BRITISH RED CROSS & ORDER OF ST.JOHN Enquiry Department for Wounded & Missing: LETTER to ARTHUR HIBBETT Esq. Education Offices, Walsall (1).
Sgt. S. Hibbett 8830 1/5th S Staffs
We are extremely sorry to tell you that we have received a very sad report about your son from Pte W. Morris*, 1107, of the same Company and Battalion, now in Spalding Hall V.A.D. Hospital, Hendon (3).
Our information states that Sgt Hibbett was wounded during the fighting at Gommecourt on 1stJuly and fell in No Man’s Land. When the stretcher bearers reached him later in the day he was found to have died of his injuries. Our informant was not an eye-witness of this event but was told of it by the other men in the Battalion.
He adds that he knew your son well and described him as being about 5’ 9 or 10” in height and of a light complexion (4).
We do not attach much importance to second-hand reports but we greatly fear that there can be very little hope of your son being alive, as had he been taken prisoner we think we should have received his name before now on one of the official lists from Germany (5).
With renewed assurance of our sincere sympathy,
Yours faithfully, K. Robson for the Earl of Lucan (6).
Arthur Hibbett, Education Offices, Walsall.
In the four months after 1st July, the first day of the Battle for the Somme, the Hibbett Family had heard nothing about Serjeant Sydney Hibbett’s whereabouts, except informal verbal reports that he had fallen in No Man’s Land opposite Gommecourt Wood. [See my father’s Memories of the First World War; Letters from H.E.Bird, QMS Chaplain, 1/5th Staffords/19.7.1916; Sgt W.Gried(sp?) 17.8.1916; ‘Your Old Pal Ben’/19.9.1916].
This Letter from the Red Cross was obviously in answer to one from Arthur Hibbett giving details of his son’s rank, height & complexion, and asking whether he had been taken prisoner. Sadly the Red Cross news was still second-hand. No eyewitness evidence had yet come forward. The Family had to wait nearly three years before they received official notice from the War Office that Sydney Hibbett was ‘Missing Presumed Killed in Action’ and a further year or more before they found what is ‘believed to be’ his grave.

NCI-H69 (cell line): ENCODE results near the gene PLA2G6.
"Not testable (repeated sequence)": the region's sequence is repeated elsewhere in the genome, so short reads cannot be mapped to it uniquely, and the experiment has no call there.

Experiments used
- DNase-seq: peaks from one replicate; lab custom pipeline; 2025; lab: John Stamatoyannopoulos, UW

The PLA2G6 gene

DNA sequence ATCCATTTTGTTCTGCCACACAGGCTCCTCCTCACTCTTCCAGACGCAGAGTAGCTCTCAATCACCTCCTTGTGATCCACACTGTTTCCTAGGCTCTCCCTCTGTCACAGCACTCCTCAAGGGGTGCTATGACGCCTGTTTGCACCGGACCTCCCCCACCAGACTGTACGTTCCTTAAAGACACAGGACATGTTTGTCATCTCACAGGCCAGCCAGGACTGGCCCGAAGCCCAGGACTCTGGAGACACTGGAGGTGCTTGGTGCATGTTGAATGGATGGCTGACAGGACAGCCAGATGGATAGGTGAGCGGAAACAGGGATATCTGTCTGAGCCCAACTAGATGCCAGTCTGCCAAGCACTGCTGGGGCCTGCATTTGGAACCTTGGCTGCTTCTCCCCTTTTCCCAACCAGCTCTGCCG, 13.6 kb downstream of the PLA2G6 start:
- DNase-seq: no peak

NB. This Letter is an example of a War Office directive to discard official forms when answering enquiries, so that families might feel ‘a personal interest was being taken’ in their loved one.
(1) Education Offices, Walsall. No doubt in order to protect their Mother from receiving distressing news at 95, Foden Road, Bertie Hibbett & his brother had arranged for War Office Letters to be sent to their Father, Arthur Hibbett, Chief Education Officer for the Borough of Walsall.
(2) Carlton House Terrace: Regency Mansion Grade 1 Listed. Lent by Lord Astor to Red Cross for duration of War. (Terrace also housed Lady Ridley’s Hospital). (Sold in 2013 for £250 million/’ size of football pitch’).
In 1914 the British Red Cross formed the Joint War Committee with the Order of St John. Lord Robert Cecil (London Branch of Red Cross) established the Department for Missing & Wounded Enquiry Services. Regulated by the War Office, the Red Cross was declared the only organisation permitted to enquire of the Missing. See <https://www.redcross.org.uk> Offices were set up at 83, Pall Mall; then 20, Arlington Street (lent by Lord Salisbury); later in July 1915 at Norfolk House, St James Square. Offices were also set up in Paris, Bologne, Rouen, Malta, Alexandria & Salonica to liaise with Base Hospitals & Army Rest Camps). In July 1916 during the Battle of the Somme the Department began searching for all soldiers reported Missing whether or not friends & relatives had made enquiries. Monthly Enquiry Lists were made. A total of 342,248 enquiries were dealt with.
(3) Spalding Hall VAD Hospital, Hendon: Convalescent Military Hospital, 1915 -1919. Given for duration of the War by Hendon Congregational Church, Dec. 1914. Opened 1915 with 20 beds; run by local Middlesex/16 Voluntary Aid Detachment, VAD. [Named after Thomas Spalding founder member of Hendon Congregationalists].
(4) Sydney Hibbett’s height: in the absence of Army Enlistment details this is useful personal detail.
(5) Prisoners: Lists of captured British Soldiers were received direct from Germany through the Frankfurt Red Cross. Repatriated prisoners were sent to Reception Camps in France & England.
(6) 6th Earl of Lucan: George Charles Patrick Bingham,1898 -1964. Irish Peer, British Soldier & Labour politician. (Educated Eton. Known as Lord Bingham or Pat). Director of Enquiry Department for Wounded & Missing from Sept. 1916 (aged 18) until close of work, March 1919. Commissioned in Coldstream Guards, wounded & won the M.C. at just 19 yrs. In 2nd World War: became Colonel commanding 1st Bn Coldstream Guards, 1940 -1945 & Dep. Director Ground Defence Air Ministry 1942 -1945. Served under Clement Atlee as Under Secretary of State for Commonwealth Affairs & as Opposition Chief Whip. [Painting by naturalised Dutchman Anton Van Anrooy R.J. 1870 -1949] .
NEXT POST: 6th Nov.1916: ‘QMS Flag at Half-Mast for Dear Sydney’.